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Heavy snow forces Utah to take action to protect big-game animals

Knowing too well the status of water levels in Lake Mead and other places along the lower Colorado River system, I can’t help but cheer whenever snow falls in the mountains of eastern Utah, southwestern Wyoming and western Colorado. More snow there eventually means more water in Southern Nevada. 

The problem with snow is, well, it’s snow. It has benefits but also drawbacks.

Such has been the case in Utah, where heavy snows buried much of the forage that big-game animals such as mule deer and elk need to survive the winter. So deep is the snow in some places that the Utah Division of Wildlife Resources initiated emergency feeding activity in mid-January. Now the division is taking additional steps to protect those antler-growing species, steps that could have an impact on Nevada.

On Feb. 2, Greg Sheehan, director of the Utah wildlife agency, signed an emergency order making it illegal to gather shed antlers in the state until April 1. The order came two days after he signed a similar one that applied to 11 of the state’s 29 counties. Sheehan made the change after people expressed concern that the closure would concentrate shed gathering activity in the Utah’s southern counties and thus have a negative impact on wintering animals.

“Although winter conditions are generally less severe in the southern portions of the state,” Sheehan said, “snowpack is still above average, and deer and elk are stressed.”

Sheehan’s order says that the statewide prohibition on antler gathering “will eliminate a major source of human-caused disturbance to deer and elk during the periods they are most exposed and vulnerable.”

While supportive of the measures, some Nevada sportsmen are worried that Utah antler hunters will shift their gathering efforts to Nevada, and by doing so will negatively impact deer and elk herds in the state.

“We have serious concerns over this,” Cory Lytle, chairman of the Lincoln County Advisory Board to Manage Wildlife, wrote in an email. “The floodgates will open on our eastern border. We’ve seen a steady increase year after year here in Lincoln. The majority of folks come from southern Utah. It won’t just be Lincoln County that’s affected. White Pine and Elko County will see a tremendous increase in (nonresident) shed hunting activity.”

While shed hunting long has been a family tradition for some, the chance to bring home one of nature’s treasures has become big business. Lytle said commercial buyers will pay as much as $14 per pound for brown antlers — those that haven’t been bleached white by the sun.

Where once you might have seen a family or small group of friends poking around in the woods, now you will see what Lytle described as “groups of people, both on foot and ATV. There are many folks now who have trained dogs that go out and find antlers. Can you imagine how much impact that has on a group of deer in certain areas?”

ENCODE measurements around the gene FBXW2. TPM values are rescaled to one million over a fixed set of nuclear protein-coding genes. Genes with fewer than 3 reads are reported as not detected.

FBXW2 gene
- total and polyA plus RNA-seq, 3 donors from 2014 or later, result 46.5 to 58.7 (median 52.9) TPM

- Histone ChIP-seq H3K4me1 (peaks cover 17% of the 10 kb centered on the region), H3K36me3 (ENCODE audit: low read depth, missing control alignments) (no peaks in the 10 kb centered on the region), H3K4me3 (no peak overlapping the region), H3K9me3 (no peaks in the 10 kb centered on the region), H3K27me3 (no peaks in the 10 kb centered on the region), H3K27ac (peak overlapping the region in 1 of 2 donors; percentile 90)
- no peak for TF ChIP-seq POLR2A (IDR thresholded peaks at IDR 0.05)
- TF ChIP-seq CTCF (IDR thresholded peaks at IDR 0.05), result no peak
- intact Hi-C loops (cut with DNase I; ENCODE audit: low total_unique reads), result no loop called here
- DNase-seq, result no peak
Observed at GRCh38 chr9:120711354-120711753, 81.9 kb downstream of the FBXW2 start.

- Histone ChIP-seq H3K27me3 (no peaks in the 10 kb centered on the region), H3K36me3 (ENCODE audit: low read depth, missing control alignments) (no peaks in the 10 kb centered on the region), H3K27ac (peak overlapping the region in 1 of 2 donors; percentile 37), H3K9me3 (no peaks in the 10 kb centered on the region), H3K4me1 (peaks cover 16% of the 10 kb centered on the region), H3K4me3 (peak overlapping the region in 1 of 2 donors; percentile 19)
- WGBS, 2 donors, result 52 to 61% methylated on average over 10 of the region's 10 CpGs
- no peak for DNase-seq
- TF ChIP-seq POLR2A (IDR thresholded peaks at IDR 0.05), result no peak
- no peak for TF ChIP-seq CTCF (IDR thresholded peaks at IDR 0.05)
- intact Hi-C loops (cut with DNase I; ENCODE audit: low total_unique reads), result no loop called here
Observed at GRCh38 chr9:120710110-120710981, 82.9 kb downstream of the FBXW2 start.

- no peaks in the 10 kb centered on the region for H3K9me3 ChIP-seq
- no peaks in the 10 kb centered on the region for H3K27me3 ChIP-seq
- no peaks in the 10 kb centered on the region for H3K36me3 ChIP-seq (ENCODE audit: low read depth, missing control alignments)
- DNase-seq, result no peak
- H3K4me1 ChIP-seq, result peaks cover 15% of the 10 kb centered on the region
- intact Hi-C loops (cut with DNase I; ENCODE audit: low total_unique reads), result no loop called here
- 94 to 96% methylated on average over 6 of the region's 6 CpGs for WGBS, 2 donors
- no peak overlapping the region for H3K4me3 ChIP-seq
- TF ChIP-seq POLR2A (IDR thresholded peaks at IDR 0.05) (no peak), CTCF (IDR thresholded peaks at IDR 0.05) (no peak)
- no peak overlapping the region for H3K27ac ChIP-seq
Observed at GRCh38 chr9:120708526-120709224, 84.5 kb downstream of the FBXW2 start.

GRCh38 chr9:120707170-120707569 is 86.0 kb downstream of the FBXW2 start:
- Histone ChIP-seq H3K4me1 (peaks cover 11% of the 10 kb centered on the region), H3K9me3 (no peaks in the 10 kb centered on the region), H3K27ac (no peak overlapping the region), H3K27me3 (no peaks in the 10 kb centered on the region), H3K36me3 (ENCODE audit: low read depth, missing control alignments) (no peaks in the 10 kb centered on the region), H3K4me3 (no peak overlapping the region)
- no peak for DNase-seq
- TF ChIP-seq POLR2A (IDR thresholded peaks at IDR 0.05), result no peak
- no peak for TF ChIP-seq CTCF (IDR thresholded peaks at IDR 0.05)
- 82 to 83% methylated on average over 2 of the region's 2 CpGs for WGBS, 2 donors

In some instances, there have been reports of irresponsible shed hunters who drive deer and elk through the trees in hopes of knocking their antlers off. This and other similar efforts reflect negatively on all outdoor enthusiasts.

Like Sheehan, Lytle is concerned with the impact of shed hunting activity and certain techniques on animals that already are stressed by lack of forage, months of cold temperatures and poor body condition common to animals in late winter. And with the closure in Utah, he expects to see even more shed hunters than usual.

“What many don’t realize, or maybe they don’t care, is the fact that moving and disturbing these deer have compounding impacts beyond just that of making them burn excess energy. Does may be stressed to the point that they abort their fawns. Certain bucks may have prolonged negative effects of winter, and the size of their new antlers may be affected, and on and on,” wrote Lytle, a supporter of regulations governing shed antler gathering.

“I am an avid shed hunter as well. I’ve hunted sheds since I was a kid. Nobody did it then. My kids love doing it. I also want our resources protected. They need some help.”

Meanwhile, Sheehan encourages outdoor enthusiasts who come across wildlife this winter to keep their distance.

“Do not approach, pick up, chase or handle wildlife,” he said. “Even if you’re trying to help, it’s not good for the animals, and it’s potentially dangerous for you.”

Freelance writer Doug Nielsen is a conservation educator for the Nevada Department of Wildlife. His “In the Outdoors” column, published Thursday in the Las Vegas Review-Journal, is not affiliated with or endorsed by the NDOW. Any opinions he states in his column are his own. He can be reached at intheoutdoorslv@gmail.com.

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